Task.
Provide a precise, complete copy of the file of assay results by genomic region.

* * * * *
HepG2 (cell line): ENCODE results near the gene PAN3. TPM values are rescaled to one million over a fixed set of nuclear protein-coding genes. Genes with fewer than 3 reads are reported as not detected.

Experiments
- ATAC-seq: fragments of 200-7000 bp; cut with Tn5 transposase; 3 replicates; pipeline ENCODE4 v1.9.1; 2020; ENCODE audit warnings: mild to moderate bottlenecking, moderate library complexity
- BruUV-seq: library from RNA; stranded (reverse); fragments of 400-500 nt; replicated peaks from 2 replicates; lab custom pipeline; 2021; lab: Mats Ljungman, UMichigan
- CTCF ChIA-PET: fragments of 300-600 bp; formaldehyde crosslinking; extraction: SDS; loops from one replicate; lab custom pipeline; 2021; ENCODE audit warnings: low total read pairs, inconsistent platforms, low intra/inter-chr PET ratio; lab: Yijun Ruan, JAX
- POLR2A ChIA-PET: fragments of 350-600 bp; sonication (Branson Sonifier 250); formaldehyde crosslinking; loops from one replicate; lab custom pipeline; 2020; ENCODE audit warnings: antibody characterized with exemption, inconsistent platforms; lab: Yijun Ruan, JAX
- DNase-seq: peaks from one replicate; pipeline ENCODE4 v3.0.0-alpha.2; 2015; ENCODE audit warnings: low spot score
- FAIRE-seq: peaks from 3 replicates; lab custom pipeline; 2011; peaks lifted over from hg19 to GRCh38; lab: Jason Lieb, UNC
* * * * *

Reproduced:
HepG2 (cell line): ENCODE results near the gene PAN3. TPM values are rescaled to one million over a fixed set of nuclear protein-coding genes. Genes with fewer than 3 reads are reported as not detected.

Experiments
- ATAC-seq: fragments of 200-7000 bp; cut with Tn5 transposase; 3 replicates; pipeline ENCODE4 v1.9.1; 2020; ENCODE audit warnings: mild to moderate bottlenecking, moderate library complexity
- BruUV-seq: library from RNA; stranded (reverse); fragments of 400-500 nt; replicated peaks from 2 replicates; lab custom pipeline; 2021; lab: Mats Ljungman, UMichigan
- CTCF ChIA-PET: fragments of 300-600 bp; formaldehyde crosslinking; extraction: SDS; loops from one replicate; lab custom pipeline; 2021; ENCODE audit warnings: low total read pairs, inconsistent platforms, low intra/inter-chr PET ratio; lab: Yijun Ruan, JAX
- POLR2A ChIA-PET: fragments of 350-600 bp; sonication (Branson Sonifier 250); formaldehyde crosslinking; loops from one replicate; lab custom pipeline; 2020; ENCODE audit warnings: antibody characterized with exemption, inconsistent platforms; lab: Yijun Ruan, JAX
- DNase-seq: peaks from one replicate; pipeline ENCODE4 v3.0.0-alpha.2; 2015; ENCODE audit warnings: low spot score
- FAIRE-seq: peaks from 3 replicates; lab custom pipeline; 2011; peaks lifted over from hg19 to GRCh38; lab: Jason Lieb, UNC